On Tuesday 2 March 2021, CIRCuIT partners and REPLACE, an EU-funded project focused on reducing energy consumption, joined forces to discuss circular economy progress in Hamburg and raise awareness of the benefits it can bring.
Keynote speaker, Ana Julia Kuschmierz, City of Hamburg Senate Chancellery’s CIRCuIT project manager, kick-started the virtual event by introducing the current state of progress towards a circular economy in Hamburg. Compared to other industries in the city, the construction industry produces the most waste, but she was keen to stress the value that Hamburg and the Senate Chancellery place on circular economy practices. Mirko Kruse from the Hamburg Institute of International Economics followed with an introduction to the circularity-focused EU project, REPLACE - a project that aims to boost efforts and support people in nine different countries to replace their old heating systems with more environmentally friendly alternatives.
These presentations were then used as input to a number of interesting discussions amongst participants around where the current gaps and future potential for improvement lie within the circular construction industry.
Conversations highlighted areas where further work is needed – such as around transformation and upcycling demolition materials. Concrete, for example, makes up a large proportion of the material used in the streets of Hamburg and its infrastructure and could be captured from demolition sites and reused within new buildings. Although there are some helpful legal regulations in place (such as the Closed Substance Cycle Waste Management Act), additional circular economy pilots and practices are needed to make a real impact on th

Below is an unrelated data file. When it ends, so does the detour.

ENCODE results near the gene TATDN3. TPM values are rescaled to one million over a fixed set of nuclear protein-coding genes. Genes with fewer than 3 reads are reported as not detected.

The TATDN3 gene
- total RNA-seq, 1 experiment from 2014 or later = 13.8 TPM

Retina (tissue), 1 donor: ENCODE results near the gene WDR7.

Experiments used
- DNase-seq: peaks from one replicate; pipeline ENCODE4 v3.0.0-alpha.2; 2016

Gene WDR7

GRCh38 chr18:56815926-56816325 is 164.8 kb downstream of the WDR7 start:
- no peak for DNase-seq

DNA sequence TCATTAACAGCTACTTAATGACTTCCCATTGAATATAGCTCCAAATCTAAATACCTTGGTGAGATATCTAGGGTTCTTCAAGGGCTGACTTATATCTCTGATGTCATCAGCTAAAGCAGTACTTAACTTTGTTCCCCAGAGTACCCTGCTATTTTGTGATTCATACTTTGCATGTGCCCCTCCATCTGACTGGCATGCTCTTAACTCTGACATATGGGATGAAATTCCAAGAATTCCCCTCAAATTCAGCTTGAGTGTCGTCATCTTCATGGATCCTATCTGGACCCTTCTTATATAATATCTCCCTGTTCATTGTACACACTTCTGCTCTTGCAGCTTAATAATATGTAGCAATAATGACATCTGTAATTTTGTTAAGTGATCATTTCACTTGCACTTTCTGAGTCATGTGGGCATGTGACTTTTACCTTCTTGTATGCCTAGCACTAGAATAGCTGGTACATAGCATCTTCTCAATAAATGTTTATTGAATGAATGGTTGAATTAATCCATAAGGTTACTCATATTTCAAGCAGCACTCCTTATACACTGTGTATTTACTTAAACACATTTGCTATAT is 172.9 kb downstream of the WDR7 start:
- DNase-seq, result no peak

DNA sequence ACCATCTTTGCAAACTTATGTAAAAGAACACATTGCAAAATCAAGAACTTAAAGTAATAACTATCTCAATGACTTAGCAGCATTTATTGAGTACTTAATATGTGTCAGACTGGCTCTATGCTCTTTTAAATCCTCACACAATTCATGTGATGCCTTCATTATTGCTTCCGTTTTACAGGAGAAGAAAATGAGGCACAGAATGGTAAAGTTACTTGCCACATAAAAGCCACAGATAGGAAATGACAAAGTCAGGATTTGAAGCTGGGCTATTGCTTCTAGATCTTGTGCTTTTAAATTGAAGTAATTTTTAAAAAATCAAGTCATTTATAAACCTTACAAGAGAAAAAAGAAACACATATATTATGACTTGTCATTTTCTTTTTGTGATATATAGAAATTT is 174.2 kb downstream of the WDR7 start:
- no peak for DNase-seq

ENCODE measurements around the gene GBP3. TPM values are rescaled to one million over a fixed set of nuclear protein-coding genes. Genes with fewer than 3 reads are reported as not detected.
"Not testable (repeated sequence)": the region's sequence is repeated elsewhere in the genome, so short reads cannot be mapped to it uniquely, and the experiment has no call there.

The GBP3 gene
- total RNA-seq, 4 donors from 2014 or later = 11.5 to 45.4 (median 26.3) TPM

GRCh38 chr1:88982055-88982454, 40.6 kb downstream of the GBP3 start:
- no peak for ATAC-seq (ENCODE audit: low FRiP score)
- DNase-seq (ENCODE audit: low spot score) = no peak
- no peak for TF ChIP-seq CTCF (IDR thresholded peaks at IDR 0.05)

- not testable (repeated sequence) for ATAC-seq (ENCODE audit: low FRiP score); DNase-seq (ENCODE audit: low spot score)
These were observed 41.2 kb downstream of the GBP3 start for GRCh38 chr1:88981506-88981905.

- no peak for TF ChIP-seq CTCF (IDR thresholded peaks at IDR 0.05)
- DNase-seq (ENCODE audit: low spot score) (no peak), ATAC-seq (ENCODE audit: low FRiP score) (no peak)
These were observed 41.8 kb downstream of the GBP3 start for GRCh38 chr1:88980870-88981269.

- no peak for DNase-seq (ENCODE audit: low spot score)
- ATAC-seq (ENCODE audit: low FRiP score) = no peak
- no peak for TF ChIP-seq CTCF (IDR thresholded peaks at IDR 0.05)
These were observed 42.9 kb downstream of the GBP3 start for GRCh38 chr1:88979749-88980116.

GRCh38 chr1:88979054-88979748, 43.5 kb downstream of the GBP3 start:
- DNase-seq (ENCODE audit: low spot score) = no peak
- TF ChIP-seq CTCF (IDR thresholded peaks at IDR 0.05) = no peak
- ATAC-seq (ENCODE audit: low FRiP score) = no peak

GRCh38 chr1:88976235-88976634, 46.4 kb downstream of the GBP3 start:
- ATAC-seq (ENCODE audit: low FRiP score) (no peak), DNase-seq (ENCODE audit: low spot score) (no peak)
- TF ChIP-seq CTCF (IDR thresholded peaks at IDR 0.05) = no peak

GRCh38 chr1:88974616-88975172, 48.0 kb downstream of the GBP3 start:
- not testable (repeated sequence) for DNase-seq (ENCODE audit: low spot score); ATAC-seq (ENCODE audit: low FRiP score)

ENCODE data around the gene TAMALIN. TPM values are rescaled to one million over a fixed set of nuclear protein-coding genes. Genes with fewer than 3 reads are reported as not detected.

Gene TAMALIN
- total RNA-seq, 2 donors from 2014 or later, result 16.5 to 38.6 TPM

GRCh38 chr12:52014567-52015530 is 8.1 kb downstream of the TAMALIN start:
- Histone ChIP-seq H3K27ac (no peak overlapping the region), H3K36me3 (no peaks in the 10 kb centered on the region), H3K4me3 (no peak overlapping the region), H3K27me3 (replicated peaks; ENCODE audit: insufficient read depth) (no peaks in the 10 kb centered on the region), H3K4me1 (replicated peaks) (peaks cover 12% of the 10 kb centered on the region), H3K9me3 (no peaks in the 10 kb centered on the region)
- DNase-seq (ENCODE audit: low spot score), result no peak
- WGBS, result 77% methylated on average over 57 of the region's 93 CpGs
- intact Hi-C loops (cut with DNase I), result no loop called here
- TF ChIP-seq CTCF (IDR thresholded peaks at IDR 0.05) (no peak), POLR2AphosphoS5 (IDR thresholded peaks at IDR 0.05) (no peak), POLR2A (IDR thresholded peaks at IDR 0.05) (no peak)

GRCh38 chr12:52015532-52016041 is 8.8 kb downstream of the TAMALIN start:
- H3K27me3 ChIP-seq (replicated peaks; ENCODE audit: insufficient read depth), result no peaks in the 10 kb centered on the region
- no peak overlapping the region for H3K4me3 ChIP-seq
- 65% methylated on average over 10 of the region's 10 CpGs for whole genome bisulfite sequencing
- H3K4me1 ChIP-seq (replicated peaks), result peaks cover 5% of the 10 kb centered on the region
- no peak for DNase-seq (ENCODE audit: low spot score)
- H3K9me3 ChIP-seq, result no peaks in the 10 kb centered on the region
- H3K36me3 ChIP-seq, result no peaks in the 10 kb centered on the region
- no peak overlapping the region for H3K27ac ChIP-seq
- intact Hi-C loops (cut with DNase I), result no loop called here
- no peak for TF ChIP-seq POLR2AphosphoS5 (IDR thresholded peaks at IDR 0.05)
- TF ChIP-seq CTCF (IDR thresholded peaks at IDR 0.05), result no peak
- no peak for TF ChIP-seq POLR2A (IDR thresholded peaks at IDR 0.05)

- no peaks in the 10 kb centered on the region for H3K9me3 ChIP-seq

e uptake of circular construction approaches. But all those involved in the debate were in agreement that more education is needed for stakeholders in the built environment – architects, developers, builders and engineers – on the existing rules and regulations around the use of circular materials in building projects, for example in the areas of safety, warranty, and insurance.
Other barriers to uptake of circular approaches highlighted during the debate included how difficult it can be to justify the extra time and costs it takes to test and certify recycled and/or recovered materials such as concrete.
It is evident that the industry needs more collaboration and that a platform that brings relevant built environment actors together, fostering synergies and allowing expertise and experiences to be shared would be invaluable. This is an encouraging endorsement for the work that CIRCuIT are currently undertaking on a Circularity Hub.